Life in Space: Microorganisms to Humans
On November 2nd, 2000, history was made when three astronauts from Russia and the United States docked with the International Space Station (ISS), marking the first time humans lived outside the planet Earth. The ISS has since been one of the most unique and fascinating laboratories, providing researchers with a platform to investigate topics in biology, physics, astronomy, and even medicine. In this article, we will look at some of the coolest discoveries we’ve made in the 20 years since the ISS was launched.
One of the primary interests of researchers is the survival of life in space, from microorganisms to plants, animals, and humans. The microgravity laboratory of the ISS has hosted nearly 3,000 research investigations, according to NASA, which has provided us with a chance to see how we can prepare astronauts for future trips to explore more distant corners of the universe. For example, in 2017, crew members collected a sample of microbes present in the station and sequenced its DNA, which allowed research to be done much more quickly and efficiently.
One of the biggest challenges for astronauts on extended missions like to Mars is the availability of food. In 2014, the United States launched its first space garden, Veggie, to the ISS, and in 2015, NASA astronauts ate their first space-grown lettuce. They are now growing radishes, according to the agency. Such experiments will help us understand how we can grow food in space to feed future astronauts.
NASA has also closely monitored microgravity’s effects on the human body, with the biggest effort being the “twin study” launched in 2015. The study followed a pair of identical twin astronauts, Mark and Scott Kelly, with Scott spending a year in the ISS while Mark stayed on Earth. After Scott returned to Earth, researchers compared the measurements and found that although some of Scott’s gene expression changed, almost everything else remained quite similar to his twin brother. Such experiments will help us understand how the human body reacts to space travel and how we can better prepare astronauts for longer missions.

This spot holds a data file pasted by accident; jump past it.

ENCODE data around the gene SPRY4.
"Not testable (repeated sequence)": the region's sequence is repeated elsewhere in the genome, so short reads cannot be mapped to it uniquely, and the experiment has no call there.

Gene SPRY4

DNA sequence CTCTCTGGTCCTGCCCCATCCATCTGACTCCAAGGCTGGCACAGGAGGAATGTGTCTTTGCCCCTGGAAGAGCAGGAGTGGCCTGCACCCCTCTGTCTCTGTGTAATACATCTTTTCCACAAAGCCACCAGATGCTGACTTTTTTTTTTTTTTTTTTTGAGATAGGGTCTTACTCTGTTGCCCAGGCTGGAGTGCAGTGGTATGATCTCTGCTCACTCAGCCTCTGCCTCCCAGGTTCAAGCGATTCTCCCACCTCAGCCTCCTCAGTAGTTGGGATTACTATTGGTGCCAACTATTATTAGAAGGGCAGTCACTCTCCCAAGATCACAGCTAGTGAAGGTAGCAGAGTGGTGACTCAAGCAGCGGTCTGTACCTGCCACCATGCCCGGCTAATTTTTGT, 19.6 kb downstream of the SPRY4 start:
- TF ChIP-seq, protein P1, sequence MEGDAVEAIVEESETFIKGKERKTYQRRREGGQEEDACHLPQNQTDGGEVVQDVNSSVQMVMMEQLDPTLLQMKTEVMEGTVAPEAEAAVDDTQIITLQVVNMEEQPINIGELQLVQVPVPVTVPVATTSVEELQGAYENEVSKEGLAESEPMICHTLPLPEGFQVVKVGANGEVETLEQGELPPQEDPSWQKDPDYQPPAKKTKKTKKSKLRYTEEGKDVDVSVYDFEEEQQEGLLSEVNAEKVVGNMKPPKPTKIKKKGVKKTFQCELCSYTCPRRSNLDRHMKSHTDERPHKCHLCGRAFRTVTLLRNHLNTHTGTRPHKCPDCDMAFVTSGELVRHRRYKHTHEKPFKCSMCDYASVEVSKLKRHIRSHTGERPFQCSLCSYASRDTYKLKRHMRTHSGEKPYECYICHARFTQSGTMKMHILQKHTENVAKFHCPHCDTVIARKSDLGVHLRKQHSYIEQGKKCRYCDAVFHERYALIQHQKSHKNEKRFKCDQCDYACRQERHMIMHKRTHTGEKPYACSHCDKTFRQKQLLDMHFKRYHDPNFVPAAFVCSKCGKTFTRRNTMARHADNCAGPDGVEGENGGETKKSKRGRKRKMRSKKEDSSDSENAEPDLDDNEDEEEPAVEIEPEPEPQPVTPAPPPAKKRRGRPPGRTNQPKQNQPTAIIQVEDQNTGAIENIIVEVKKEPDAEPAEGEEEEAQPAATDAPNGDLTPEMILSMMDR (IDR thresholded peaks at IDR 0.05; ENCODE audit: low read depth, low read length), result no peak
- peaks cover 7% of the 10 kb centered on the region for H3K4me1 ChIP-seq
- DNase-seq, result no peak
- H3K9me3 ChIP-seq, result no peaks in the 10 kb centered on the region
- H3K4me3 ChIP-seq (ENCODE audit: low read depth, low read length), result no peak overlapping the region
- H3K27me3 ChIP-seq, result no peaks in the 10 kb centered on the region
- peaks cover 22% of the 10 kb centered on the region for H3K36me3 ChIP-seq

Another way the ISS has assisted in fighting disease is by studying cells without the effects of gravity, which can uncover unknown properties, behaviors, and responses to treatments than those possible on Earth. Researchers tested new cancer therapies and worked to identify the structures of disease-causing proteins like the one associated with the genetic disorder Duchenne Muscular Dystrophy (DMD). Research on diseases like Alzheimer’s, Parkinson’s, or asthma has also been done in the station.
Observing Earth from the ISS
But the ISS has also helped us better understand our planet Earth. Its orbit every 90 minutes, which allows its six-person crew to watch 16 sunrises and sunsets every day, allows the station to capture real-time data on carbon storages in forests, water stress in plants, and changes in our planet’s climate. Additionally, astronauts can “snap images of disasters such as storms and fires throughout their progression, documenting cloud cover, flooding, and changes to the land,” according to NASA. This information will help us understand how our planet is changing and how we can better protect it.
The ISS has also allowed us to dig deeper into physics, such as new insight into states of matter like gases, solids, liquids, and plasmas. The ultracold atom facilities on the ISS produced a fifth state of matter in 2018, the Bose-Einstein condensate (BEC). This was the first time it was successfully created outside our planet. The station’s unique microgravity conditions have also made it possible to burn fuel without a visible, hot flame. What the researchers observed was a phenomenon called “cool flames,” which could potentially be useful to design vehicles that pollute less on Earth.
Overall, the past 20 years of human habitation on the ISS have been a remarkable achievement for humanity. From growing lettuce in space to discovering new states of matter, the research conducted on the station has expanded our understanding of the universe and helped us to prepare for future space exploration. As we look to the future, the ISS will continue to play a critical role in advancing scientific discovery and unlocking the mysteries of the universe.